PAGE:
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Question of the Day
DEAL ISLAND, Md. (AP) — The marble statue in the cemetery of St. John’s United Methodist Church on Deal Island stands about 6 feet tall. It depicts a slightly built man in his 60s, wearing a pageboy hair style, a robe or toga and no shoes.
Generations of children on this Chesapeake Bay island learned a simple aphorism: Ask the statue what he had for supper and he’ll tell you, “Nothing at all.” Now, some Deal Islanders are asking another question — who is represented by the statue so many have come to address as “Uncle Tubby?”
Many think the likeness is that of Silas Tubman Webster, a waterman and gentleman farmer who belonged to a prominent Deal Island family. According to family lore, artisans in Italy created the statue for $1,000 after Webster’s death in 1897.
“That statue is Uncle Tubman,” said Trussel Webster Harrison, 101, of Princess Anne. “You can believe that. That’s all I ever heard all my life from everybody — that’s Uncle Tubman. The Websters were the big people of Deal Island. They were the ones that had the money.”
Scot Disharoon, of Salisbury Monument Co., who is restoring the cemetery of more than 1,500 graves and repairing extensive damage caused by recent vandalism, thinks it unlikely the family would have sent all the way to Italy. There’s evidence that Italian masons and sculptors were working in Vermont then and that Webster’s estate ordered a monument through a Baltimore company.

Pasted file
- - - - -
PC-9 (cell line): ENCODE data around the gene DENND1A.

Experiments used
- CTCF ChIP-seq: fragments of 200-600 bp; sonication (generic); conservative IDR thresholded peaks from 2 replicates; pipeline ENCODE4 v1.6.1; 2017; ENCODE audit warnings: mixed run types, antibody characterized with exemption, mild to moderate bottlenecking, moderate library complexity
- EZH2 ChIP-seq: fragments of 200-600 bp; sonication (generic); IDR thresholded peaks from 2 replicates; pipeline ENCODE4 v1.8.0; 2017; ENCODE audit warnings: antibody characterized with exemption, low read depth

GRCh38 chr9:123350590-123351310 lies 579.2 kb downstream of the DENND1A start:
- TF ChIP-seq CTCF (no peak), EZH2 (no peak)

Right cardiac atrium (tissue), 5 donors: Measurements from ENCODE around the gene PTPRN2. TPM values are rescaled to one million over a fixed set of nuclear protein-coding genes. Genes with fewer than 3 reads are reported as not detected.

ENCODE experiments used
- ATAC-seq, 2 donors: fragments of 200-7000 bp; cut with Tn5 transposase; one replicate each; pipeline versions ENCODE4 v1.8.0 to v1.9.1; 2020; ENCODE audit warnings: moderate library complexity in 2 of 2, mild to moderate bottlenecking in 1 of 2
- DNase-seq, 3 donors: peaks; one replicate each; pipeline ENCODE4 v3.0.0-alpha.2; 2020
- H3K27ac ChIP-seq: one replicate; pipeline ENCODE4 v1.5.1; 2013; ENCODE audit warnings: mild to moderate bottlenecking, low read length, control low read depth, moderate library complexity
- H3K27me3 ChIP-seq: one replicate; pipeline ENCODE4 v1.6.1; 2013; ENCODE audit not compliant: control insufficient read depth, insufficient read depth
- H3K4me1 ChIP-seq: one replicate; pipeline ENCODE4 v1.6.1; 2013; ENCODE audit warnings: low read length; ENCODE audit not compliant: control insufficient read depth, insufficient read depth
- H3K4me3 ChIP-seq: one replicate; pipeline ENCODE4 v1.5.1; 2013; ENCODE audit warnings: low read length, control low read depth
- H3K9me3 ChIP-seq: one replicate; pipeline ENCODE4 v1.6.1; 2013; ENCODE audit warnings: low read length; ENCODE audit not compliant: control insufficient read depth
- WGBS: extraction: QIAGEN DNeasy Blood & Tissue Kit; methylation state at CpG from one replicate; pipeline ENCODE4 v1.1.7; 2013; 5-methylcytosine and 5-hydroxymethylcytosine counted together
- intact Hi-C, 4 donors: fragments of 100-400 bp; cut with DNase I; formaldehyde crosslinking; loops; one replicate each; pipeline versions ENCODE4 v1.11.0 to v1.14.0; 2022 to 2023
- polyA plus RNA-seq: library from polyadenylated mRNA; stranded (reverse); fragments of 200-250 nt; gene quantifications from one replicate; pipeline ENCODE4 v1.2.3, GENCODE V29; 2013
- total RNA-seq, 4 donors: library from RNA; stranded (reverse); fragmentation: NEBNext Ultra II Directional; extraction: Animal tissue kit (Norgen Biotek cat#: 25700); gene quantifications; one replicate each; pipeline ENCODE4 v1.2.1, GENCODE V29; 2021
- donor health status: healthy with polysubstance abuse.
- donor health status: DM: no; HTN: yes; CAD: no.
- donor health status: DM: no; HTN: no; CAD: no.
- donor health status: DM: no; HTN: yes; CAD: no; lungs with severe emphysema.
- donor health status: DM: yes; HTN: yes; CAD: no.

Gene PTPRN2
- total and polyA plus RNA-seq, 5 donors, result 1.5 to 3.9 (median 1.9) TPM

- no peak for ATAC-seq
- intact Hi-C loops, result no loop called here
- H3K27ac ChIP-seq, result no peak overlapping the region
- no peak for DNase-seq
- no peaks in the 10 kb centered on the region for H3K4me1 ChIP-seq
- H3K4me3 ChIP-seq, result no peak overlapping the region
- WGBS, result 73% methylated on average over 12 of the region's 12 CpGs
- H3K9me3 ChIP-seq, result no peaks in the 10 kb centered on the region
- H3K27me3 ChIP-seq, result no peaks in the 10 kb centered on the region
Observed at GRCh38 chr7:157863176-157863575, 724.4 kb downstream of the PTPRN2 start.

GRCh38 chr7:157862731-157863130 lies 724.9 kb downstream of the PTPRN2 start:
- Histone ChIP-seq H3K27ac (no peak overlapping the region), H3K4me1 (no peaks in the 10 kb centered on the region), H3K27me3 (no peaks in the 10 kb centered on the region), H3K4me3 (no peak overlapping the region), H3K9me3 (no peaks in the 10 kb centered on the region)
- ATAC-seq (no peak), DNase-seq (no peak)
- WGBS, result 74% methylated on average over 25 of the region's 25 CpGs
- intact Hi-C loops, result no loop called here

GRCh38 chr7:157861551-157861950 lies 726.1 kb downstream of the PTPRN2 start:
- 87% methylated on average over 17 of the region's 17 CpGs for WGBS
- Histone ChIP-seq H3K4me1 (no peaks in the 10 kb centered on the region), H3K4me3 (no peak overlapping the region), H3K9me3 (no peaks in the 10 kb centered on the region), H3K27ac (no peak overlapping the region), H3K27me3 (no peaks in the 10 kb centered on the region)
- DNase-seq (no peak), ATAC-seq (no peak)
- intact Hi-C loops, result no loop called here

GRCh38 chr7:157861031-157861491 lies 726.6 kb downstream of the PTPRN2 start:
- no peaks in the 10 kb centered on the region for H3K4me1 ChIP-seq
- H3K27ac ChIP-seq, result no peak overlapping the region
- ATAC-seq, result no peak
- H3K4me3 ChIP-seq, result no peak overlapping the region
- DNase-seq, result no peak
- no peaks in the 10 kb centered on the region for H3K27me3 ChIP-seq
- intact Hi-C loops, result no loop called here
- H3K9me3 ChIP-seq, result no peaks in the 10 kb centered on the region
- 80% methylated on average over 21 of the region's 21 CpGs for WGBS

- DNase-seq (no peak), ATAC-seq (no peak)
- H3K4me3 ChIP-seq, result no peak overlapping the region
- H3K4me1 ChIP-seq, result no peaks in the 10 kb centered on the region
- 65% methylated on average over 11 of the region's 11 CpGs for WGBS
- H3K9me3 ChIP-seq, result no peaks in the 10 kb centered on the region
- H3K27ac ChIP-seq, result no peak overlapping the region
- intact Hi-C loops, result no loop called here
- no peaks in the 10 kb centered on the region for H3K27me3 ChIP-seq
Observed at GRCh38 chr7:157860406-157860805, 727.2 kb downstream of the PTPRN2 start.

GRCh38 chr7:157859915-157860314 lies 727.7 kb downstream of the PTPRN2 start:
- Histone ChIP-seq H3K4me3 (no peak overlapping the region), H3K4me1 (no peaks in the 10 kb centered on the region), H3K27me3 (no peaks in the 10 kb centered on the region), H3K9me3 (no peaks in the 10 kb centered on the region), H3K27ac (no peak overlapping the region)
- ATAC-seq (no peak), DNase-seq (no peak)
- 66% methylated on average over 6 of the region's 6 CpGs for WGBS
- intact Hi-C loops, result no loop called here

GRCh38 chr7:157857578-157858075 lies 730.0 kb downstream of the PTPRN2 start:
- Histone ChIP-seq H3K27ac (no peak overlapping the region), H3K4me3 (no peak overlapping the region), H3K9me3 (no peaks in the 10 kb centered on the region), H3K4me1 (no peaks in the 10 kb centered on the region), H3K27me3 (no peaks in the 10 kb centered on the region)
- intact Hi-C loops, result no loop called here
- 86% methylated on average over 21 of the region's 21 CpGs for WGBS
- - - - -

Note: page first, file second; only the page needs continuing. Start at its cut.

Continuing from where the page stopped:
As for the toga, scroll and bare feet: “My guess — he is a preacher,” Mr. Disharoon said.
Such observations has lead to the possibility that the statue represents an earlier member of the Webster family, Joshua Thomas, a famous preacher and perhaps the most prominent personality to come from Deal Island. Thomas is credited with spreading Methodism throughout Tangier Sound settlements before dying in 1853.
However, a statue of Thomas likely would have honored him and included inscription about his ties to the Websters. And Thomas’ grave and chapel — named in his honor — are just an oyster shell’s throw from the statue.
But for yesterday’s children, the statue will always represent the sage who never failed to reveal what he’d had for supper. Miss Harrison remembers asking and being told, “Nothing at all.”
Her daughter, Florence Jones, said her generation did the same thing.
“Every evening after school, we’d go over and ask him what he had for his supper,” Mrs. Jones recalled. “Then when we got home, they’d ask us if we saw Uncle Tub today, and they wanted to know what he said. Always the same answer, ‘Nothing at all.’
“There were three of us children who went every day. Didn’t go home from school until we went to that statue and asked that question.”
By Orrin G. Hatch
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